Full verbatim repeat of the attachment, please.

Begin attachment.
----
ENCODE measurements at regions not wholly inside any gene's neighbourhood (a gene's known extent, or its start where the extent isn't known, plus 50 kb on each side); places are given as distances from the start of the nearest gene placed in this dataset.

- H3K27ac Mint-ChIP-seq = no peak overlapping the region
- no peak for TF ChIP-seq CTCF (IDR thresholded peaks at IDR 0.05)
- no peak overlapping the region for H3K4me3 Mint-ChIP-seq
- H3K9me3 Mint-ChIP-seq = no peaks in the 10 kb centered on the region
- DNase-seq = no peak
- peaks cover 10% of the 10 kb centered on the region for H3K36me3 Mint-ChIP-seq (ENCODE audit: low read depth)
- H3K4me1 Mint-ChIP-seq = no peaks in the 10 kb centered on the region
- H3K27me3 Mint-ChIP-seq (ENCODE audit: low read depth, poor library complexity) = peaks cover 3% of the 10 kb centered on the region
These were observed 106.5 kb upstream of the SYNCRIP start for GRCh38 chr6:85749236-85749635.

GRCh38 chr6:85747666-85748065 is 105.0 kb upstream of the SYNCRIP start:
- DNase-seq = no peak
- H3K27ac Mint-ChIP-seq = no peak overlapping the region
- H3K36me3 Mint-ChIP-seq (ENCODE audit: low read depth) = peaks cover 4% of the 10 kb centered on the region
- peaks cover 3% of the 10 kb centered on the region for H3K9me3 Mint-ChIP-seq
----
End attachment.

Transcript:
ENCODE measurements at regions not wholly inside any gene's neighbourhood (a gene's known extent, or its start where the extent isn't known, plus 50 kb on each side); places are given as distances from the start of the nearest gene placed in this dataset.

- H3K27ac Mint-ChIP-seq = no peak overlapping the region
- no peak for TF ChIP-seq CTCF (IDR thresholded peaks at IDR 0.05)
- no peak overlapping the region for H3K4me3 Mint-ChIP-seq
- H3K9me3 Mint-ChIP-seq = no peaks in the 10 kb centered on the region
- DNase-seq = no peak
- peaks cover 10% of the 10 kb centered on the region for H3K36me3 Mint-ChIP-seq (ENCODE audit: low read depth)
- H3K4me1 Mint-ChIP-seq = no peaks in the 10 kb centered on the region
- H3K27me3 Mint-ChIP-seq (ENCODE audit: low read depth, poor library complexity) = peaks cover 3% of the 10 kb centered on the region
These were observed 106.5 kb upstream of the SYNCRIP start for GRCh38 chr6:85749236-85749635.

GRCh38 chr6:85747666-85748065 is 105.0 kb upstream of the SYNCRIP start:
- DNase-seq = no peak
- H3K27ac Mint-ChIP-seq = no peak overlapping the region
- H3K36me3 Mint-ChIP-seq (ENCODE audit: low read depth) = peaks cover 4% of the 10 kb centered on the region
- peaks cover 3% of the 10 kb centered on the region for H3K9me3 Mint-ChIP-seq